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A sub contracted archaeologist firm will be appointed to carry out a pre-construction survey of the site to ensure nothing of historical value is lost due to the development. Site engineers will issue permits to dig a designated area and time for breaking the ground. This will reduce the risk of damaging potential underground services and reduce interruptions to the rest of the site clearance phase. Should any findings cause interruptions at this early stage, the project programme can be adjusted to reduce delay.
The proposed development is a hybrid taking advantages of properties offered by both steel and concrete. The main body of structure is supported by a precast steel frame, making good use of its tensile strengths. Furthermore it reduces labour activity and a quick method of construction. The steel frame would be encased in concrete slurry to increase fire protection. To take advantage of concretes compressive strength reinforced precast concrete columns will be used in heavy loading areas i.e. lift shafts.
The general look of the site should be relatively clean making potential hazards easier to spot; all materials will be properly stored with hazardous materials in a securely locked area. Hoardings will be regularly checked for damage or vandalism to improve the external presence of the site. In addition the workforce onsite will be in uniform to display a professional image.
Site supervisors should maintain healthy relationships with the client, neighbouring businesses and residents. They should be informed of activity onsite to avoid complaints. However when receiving a complaint it should be logged and handled in a positive manner to reach a solution that satisfies the complaining party.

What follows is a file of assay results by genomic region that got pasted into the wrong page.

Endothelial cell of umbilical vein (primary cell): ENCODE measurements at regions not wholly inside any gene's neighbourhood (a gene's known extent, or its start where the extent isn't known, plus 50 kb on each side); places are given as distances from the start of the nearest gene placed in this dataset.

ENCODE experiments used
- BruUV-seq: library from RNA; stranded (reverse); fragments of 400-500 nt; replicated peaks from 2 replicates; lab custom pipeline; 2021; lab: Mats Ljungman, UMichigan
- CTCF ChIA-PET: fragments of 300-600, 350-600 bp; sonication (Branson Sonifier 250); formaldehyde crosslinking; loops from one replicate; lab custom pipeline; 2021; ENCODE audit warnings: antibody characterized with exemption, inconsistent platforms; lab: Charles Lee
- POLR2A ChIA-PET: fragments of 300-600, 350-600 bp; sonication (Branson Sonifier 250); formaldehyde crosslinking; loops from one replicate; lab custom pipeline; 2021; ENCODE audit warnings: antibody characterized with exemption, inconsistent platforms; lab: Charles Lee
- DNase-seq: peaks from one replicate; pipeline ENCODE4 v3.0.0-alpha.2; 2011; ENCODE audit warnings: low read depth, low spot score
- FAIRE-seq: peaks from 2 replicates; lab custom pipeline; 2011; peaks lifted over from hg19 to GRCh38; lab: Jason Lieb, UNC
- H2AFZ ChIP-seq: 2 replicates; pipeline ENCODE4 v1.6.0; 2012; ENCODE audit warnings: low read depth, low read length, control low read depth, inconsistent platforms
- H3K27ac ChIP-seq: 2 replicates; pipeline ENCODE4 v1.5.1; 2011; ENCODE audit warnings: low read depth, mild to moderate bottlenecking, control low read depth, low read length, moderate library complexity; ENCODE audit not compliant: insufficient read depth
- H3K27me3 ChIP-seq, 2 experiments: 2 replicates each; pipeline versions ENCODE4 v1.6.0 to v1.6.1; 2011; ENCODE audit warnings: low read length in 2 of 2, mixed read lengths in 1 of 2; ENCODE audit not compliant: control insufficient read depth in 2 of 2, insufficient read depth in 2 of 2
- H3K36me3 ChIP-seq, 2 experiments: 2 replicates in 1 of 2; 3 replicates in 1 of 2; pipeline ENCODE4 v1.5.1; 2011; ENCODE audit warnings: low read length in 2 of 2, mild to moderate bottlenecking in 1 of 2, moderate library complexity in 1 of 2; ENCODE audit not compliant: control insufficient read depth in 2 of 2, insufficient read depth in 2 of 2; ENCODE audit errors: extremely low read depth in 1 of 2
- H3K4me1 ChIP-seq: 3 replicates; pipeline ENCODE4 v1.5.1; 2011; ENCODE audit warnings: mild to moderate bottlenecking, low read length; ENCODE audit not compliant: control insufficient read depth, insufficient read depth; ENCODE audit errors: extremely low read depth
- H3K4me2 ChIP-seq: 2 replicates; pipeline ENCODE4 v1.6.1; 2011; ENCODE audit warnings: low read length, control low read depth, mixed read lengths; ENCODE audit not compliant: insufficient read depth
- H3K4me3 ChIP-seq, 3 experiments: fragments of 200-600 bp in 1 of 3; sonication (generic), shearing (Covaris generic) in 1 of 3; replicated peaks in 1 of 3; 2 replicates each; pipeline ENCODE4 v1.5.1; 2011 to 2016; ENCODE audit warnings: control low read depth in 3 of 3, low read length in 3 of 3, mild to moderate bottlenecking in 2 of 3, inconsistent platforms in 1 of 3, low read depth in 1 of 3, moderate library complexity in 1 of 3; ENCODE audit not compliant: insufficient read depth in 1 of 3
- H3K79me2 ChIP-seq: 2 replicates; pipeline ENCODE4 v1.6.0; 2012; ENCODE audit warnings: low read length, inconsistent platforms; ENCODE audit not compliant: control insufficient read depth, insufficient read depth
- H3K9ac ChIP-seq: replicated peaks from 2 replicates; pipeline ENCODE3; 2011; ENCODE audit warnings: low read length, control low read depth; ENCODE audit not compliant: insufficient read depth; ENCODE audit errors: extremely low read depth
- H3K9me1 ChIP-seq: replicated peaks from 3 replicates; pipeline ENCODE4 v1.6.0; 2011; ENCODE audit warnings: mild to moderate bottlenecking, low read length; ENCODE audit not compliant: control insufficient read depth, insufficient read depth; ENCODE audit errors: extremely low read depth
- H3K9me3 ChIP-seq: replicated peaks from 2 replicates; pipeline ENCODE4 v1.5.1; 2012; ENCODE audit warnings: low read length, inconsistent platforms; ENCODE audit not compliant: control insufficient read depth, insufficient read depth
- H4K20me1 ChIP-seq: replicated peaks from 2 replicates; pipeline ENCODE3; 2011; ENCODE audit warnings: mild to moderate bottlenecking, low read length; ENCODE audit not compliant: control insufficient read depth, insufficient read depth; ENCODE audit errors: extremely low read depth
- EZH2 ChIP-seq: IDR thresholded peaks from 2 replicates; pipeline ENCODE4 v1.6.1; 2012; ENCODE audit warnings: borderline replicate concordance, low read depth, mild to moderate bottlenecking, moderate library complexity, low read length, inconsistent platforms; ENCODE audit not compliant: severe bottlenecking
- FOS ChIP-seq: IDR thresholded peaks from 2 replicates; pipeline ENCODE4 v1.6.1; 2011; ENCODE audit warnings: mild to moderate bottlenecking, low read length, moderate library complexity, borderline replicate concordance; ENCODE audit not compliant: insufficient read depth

Everyone on site is responsible for the social environment onsite, it is important to us that we are respectful to one another as well as the passing public. It is vital to maintain a high standard of dress and behaviour whilst improper conduct and language will be subjected to disciplinary action.
It is very common that some tasks may not go as planned and will require additional resources that could include; additional finances, additional labour and time. On tasks prone to inconveniences, the risks involved can be identified before hand and precautions can be made to minimise there effects. This takes place in form of a risk register which is regularly updates throughout the project as new risks become apparent.
To reduce accidents Toolbox talks should be carried out. These are short informal briefing sessions where specifically health and safety issues are discussed in relation to a specific task. Delivered by safety representatives or supervisors this is an effective method to summarise key safety notes with small groups of labourers and site operatives. Here is an example of a leaflet that could accompanied with a toolbox talk regard fire safety